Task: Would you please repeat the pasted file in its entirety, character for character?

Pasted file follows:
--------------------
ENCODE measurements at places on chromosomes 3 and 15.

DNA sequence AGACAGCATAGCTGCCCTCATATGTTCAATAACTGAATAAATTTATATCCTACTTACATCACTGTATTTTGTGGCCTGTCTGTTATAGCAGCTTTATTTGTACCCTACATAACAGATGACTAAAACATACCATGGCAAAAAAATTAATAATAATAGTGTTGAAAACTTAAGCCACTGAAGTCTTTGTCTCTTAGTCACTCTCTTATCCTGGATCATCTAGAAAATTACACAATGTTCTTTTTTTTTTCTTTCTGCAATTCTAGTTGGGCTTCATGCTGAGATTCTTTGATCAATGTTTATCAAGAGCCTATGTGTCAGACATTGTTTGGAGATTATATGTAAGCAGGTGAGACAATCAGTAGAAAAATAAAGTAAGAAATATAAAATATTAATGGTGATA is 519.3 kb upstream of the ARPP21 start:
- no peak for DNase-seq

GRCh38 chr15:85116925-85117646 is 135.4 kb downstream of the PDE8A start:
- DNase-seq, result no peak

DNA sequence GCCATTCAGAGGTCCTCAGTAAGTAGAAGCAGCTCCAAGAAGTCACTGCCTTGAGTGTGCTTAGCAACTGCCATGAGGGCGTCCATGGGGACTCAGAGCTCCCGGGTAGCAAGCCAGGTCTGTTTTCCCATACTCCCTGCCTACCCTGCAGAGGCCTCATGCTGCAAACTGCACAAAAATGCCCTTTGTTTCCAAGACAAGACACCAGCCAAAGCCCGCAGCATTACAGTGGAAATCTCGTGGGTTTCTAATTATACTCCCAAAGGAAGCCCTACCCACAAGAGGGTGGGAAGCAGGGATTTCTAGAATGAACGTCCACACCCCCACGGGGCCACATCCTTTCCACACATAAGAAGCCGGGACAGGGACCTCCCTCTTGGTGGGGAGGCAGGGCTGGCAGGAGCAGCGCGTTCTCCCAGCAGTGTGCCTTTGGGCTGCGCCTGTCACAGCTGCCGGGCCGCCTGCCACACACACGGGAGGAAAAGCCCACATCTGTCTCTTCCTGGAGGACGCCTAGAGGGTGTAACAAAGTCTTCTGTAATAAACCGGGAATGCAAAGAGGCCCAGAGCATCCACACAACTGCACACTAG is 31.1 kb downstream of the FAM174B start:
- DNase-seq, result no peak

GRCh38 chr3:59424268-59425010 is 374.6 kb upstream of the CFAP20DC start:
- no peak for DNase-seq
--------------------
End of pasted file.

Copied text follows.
ENCODE measurements at places on chromosomes 3 and 15.

DNA sequence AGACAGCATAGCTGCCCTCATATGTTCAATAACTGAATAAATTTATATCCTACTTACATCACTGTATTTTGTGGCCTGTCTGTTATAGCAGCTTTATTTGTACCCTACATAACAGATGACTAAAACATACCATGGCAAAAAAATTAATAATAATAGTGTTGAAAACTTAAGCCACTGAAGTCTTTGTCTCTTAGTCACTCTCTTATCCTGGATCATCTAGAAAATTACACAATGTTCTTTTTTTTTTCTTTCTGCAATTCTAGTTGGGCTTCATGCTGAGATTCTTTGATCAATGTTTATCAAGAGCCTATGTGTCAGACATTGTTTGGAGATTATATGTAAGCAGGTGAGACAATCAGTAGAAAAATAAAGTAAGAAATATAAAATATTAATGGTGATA is 519.3 kb upstream of the ARPP21 start:
- no peak for DNase-seq

GRCh38 chr15:85116925-85117646 is 135.4 kb downstream of the PDE8A start:
- DNase-seq, result no peak

DNA sequence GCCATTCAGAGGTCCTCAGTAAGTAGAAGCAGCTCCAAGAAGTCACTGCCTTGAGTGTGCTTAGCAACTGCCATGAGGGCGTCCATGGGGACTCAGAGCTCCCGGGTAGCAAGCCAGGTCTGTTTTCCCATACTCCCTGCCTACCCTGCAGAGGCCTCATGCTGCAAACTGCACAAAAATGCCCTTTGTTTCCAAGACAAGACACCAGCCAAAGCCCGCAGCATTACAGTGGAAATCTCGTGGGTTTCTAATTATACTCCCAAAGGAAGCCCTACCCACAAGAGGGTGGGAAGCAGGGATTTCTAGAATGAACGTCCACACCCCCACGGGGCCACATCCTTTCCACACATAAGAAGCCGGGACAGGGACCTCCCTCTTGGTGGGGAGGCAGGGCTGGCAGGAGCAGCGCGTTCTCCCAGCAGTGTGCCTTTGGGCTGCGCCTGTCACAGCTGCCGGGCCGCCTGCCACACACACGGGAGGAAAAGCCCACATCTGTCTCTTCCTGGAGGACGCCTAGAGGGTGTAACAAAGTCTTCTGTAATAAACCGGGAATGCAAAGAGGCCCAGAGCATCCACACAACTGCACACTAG is 31.1 kb downstream of the FAM174B start:
- DNase-seq, result no peak

GRCh38 chr3:59424268-59425010 is 374.6 kb upstream of the CFAP20DC start:
- no peak for DNase-seq